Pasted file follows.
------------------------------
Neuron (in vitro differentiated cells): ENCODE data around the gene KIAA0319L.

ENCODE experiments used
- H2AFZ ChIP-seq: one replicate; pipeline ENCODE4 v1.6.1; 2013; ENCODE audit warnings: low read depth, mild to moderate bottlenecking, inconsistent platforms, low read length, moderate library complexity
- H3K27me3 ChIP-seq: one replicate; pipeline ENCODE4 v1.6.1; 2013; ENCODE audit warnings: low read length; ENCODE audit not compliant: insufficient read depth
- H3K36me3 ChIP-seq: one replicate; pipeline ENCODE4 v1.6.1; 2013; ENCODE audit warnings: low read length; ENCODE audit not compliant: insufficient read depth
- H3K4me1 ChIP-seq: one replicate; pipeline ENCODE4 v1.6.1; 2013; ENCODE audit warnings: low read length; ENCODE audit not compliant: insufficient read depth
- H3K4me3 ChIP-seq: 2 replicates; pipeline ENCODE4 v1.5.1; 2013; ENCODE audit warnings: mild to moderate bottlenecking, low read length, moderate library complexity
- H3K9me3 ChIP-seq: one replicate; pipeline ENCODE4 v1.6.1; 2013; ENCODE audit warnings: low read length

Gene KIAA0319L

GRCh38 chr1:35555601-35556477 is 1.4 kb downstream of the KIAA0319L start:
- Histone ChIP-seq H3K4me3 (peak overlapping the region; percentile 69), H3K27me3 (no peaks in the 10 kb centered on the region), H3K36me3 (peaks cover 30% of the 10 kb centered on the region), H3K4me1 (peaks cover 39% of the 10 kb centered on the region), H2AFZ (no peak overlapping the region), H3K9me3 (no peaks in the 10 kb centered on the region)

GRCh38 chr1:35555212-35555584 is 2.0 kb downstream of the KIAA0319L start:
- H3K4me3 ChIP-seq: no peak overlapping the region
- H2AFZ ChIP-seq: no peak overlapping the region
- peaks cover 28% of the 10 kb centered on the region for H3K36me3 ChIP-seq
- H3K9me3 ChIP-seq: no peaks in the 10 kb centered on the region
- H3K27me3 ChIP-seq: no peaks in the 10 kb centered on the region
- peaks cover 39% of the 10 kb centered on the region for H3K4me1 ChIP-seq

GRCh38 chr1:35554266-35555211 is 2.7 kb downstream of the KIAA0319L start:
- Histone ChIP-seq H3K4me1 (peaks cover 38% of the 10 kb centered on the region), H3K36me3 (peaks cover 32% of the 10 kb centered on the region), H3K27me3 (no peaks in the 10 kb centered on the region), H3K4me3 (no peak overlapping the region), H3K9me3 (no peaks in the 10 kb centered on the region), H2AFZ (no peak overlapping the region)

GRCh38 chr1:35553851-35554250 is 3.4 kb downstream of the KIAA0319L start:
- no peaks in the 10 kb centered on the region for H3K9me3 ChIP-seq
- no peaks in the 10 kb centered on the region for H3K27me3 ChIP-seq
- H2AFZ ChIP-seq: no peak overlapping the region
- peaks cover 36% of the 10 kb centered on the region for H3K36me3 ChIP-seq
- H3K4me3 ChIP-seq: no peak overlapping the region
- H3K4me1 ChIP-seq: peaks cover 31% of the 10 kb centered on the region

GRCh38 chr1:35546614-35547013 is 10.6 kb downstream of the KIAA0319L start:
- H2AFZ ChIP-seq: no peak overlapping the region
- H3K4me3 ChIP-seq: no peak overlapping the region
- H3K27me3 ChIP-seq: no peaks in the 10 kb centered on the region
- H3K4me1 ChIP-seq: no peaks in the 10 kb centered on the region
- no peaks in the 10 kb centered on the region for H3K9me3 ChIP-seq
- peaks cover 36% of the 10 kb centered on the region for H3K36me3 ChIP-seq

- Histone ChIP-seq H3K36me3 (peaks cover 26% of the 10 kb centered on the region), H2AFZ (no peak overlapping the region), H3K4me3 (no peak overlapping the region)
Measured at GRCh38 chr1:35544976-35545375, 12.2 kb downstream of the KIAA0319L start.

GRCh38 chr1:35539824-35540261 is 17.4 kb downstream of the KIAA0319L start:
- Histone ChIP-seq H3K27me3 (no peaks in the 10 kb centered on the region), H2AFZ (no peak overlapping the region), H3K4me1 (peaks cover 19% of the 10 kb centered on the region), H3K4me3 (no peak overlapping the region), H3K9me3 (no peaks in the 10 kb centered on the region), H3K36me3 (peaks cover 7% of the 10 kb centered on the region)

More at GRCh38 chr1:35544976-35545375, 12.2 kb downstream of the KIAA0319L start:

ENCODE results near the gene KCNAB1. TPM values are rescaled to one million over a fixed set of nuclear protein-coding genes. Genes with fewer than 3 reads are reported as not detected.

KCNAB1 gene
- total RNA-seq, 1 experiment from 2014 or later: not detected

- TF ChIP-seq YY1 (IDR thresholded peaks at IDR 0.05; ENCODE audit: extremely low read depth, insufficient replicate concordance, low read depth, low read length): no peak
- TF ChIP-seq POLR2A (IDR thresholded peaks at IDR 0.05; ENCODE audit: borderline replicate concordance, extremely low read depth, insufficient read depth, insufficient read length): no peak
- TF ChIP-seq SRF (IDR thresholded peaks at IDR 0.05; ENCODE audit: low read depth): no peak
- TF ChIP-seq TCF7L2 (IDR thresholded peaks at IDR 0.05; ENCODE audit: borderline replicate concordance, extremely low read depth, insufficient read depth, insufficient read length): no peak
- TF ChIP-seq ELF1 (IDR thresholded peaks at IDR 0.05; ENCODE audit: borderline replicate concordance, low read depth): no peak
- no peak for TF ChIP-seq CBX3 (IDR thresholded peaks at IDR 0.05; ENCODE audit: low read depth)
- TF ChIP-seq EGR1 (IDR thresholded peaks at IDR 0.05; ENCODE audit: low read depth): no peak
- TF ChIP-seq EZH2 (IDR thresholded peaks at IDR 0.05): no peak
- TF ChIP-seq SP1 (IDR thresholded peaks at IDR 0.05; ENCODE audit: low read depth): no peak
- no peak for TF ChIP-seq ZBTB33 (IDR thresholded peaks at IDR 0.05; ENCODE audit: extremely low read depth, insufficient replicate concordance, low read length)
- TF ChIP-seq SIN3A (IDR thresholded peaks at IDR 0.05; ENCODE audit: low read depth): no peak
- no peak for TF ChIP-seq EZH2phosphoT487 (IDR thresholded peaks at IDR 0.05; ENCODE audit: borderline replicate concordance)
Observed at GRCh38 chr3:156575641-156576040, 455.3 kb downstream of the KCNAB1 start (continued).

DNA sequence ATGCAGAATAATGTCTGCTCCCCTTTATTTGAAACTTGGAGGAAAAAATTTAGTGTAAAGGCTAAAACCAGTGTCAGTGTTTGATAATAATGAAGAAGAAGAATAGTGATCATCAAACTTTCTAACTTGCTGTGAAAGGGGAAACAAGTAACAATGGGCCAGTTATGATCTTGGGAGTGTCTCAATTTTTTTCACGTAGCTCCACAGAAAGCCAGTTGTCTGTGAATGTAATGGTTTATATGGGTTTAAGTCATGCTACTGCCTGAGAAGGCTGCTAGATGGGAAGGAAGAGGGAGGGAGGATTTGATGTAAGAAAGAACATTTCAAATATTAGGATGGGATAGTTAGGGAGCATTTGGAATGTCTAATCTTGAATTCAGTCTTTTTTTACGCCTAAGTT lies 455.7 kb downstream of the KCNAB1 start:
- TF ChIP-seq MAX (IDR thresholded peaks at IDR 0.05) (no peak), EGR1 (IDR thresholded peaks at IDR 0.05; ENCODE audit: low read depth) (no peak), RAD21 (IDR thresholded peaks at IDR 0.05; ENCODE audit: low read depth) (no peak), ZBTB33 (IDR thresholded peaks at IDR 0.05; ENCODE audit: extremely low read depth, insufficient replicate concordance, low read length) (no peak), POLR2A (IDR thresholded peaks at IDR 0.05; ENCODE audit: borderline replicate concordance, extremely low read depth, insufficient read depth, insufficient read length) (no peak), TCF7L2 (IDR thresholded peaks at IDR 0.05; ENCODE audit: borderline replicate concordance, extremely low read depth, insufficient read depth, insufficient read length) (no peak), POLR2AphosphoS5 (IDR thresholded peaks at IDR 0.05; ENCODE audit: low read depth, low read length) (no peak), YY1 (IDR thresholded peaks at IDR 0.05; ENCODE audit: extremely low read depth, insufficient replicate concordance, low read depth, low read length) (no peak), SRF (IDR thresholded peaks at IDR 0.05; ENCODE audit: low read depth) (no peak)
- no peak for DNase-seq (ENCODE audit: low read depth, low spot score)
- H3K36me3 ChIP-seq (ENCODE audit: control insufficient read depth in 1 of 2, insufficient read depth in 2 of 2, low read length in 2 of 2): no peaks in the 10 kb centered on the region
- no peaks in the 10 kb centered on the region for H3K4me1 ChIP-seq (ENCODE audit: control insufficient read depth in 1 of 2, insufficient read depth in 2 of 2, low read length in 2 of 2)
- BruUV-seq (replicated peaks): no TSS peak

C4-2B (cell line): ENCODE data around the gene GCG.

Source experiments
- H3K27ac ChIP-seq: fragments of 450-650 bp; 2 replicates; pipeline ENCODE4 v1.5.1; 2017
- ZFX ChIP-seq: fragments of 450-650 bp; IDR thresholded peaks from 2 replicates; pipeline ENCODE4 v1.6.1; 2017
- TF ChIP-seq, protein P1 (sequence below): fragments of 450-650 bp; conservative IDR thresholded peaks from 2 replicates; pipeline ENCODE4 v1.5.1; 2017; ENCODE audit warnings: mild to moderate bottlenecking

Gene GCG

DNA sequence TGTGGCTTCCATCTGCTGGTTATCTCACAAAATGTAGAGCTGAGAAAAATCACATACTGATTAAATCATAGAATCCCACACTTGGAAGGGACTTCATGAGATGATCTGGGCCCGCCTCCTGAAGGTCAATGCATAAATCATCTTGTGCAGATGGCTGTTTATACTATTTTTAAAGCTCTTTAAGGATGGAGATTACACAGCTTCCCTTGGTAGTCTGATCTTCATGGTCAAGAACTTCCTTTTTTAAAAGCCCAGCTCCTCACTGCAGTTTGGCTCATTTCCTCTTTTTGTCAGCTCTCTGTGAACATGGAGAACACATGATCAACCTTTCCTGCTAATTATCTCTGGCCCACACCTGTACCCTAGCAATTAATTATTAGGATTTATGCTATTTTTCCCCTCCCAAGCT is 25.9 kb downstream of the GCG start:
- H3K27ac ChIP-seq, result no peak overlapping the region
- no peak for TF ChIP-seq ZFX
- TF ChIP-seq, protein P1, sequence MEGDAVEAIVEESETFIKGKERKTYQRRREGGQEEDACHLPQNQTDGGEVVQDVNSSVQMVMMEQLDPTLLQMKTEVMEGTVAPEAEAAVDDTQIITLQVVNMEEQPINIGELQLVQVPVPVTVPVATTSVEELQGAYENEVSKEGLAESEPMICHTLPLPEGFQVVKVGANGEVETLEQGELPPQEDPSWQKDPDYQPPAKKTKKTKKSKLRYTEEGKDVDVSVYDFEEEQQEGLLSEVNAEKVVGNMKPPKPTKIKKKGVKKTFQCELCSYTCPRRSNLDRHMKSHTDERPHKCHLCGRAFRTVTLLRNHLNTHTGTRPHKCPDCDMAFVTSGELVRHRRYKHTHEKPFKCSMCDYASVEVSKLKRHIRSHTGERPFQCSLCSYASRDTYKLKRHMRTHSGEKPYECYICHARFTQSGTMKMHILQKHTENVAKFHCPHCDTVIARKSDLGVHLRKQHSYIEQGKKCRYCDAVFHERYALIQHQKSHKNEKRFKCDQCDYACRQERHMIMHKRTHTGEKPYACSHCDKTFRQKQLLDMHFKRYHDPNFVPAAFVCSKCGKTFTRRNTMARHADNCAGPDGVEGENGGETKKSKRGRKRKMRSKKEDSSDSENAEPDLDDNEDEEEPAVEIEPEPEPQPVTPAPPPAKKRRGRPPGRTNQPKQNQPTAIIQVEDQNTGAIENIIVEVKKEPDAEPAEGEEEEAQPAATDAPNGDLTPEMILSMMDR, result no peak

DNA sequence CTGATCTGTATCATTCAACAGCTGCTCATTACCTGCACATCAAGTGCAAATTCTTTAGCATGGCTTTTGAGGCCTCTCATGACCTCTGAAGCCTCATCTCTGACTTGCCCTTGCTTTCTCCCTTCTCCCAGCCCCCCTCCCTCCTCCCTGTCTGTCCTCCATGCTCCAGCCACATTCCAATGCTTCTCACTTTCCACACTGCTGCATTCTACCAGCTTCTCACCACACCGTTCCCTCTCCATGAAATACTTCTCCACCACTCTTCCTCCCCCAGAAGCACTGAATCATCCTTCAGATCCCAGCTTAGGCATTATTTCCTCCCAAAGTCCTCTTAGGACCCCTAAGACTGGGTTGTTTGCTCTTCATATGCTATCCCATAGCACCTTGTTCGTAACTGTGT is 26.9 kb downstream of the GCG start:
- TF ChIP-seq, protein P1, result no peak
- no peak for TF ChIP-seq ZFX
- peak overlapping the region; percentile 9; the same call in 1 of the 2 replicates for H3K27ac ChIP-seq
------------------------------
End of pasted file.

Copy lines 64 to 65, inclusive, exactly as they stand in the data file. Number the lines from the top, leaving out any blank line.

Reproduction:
- H3K27ac ChIP-seq: fragments of 450-650 bp; 2 replicates; pipeline ENCODE4 v1.5.1; 2017
- ZFX ChIP-seq: fragments of 450-650 bp; IDR thresholded peaks from 2 replicates; pipeline ENCODE4 v1.6.1; 2017